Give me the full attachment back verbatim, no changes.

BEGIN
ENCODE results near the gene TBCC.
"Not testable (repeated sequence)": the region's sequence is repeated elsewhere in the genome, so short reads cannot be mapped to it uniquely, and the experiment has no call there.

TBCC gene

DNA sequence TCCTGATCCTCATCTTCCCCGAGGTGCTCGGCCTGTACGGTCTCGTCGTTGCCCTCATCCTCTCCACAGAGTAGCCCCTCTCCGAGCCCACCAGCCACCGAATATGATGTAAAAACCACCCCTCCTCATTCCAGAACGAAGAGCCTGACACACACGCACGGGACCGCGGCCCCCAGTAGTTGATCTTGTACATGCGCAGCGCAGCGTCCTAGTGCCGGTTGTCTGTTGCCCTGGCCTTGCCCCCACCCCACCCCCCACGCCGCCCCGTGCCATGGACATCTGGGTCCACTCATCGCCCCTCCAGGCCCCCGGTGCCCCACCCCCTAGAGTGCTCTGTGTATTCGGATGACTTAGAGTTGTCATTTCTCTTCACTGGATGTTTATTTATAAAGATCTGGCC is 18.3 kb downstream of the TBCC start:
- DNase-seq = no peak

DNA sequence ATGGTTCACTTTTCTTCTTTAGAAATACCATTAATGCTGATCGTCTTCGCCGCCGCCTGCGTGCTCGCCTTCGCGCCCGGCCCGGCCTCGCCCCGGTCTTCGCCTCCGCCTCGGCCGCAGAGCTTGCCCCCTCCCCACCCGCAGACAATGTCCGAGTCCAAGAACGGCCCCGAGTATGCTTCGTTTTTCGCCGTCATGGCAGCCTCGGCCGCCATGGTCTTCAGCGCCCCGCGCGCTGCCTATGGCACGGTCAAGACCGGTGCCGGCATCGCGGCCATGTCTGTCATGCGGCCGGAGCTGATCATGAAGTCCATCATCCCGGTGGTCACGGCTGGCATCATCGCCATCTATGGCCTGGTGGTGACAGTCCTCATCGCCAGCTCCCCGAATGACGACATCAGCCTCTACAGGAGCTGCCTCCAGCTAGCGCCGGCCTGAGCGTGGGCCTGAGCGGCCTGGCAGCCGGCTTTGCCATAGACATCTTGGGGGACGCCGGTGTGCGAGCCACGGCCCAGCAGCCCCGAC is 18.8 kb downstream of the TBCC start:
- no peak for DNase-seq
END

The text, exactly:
ENCODE results near the gene TBCC.
"Not testable (repeated sequence)": the region's sequence is repeated elsewhere in the genome, so short reads cannot be mapped to it uniquely, and the experiment has no call there.

TBCC gene

DNA sequence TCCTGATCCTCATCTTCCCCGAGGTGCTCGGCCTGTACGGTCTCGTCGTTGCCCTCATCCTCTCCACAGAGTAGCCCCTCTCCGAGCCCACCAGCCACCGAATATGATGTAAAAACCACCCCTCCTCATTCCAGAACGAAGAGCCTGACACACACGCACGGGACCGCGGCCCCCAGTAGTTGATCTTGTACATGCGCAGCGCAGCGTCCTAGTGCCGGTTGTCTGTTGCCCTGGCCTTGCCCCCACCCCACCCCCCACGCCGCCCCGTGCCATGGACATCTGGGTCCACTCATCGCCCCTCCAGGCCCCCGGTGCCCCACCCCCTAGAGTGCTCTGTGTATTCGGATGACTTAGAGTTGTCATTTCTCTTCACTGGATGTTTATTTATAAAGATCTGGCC is 18.3 kb downstream of the TBCC start:
- DNase-seq = no peak

DNA sequence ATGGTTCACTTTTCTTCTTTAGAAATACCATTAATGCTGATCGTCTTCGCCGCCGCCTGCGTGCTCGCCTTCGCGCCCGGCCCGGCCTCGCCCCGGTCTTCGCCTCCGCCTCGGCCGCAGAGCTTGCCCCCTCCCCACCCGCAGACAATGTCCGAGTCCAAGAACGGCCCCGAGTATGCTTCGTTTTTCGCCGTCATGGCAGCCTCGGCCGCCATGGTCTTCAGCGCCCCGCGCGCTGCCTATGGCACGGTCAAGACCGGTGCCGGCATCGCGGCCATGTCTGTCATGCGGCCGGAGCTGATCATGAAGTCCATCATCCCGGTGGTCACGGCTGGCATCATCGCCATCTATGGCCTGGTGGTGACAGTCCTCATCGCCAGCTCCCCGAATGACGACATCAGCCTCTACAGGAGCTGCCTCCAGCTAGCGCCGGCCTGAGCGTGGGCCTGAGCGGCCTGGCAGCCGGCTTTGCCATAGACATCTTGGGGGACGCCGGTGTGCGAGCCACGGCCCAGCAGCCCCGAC is 18.8 kb downstream of the TBCC start:
- no peak for DNase-seq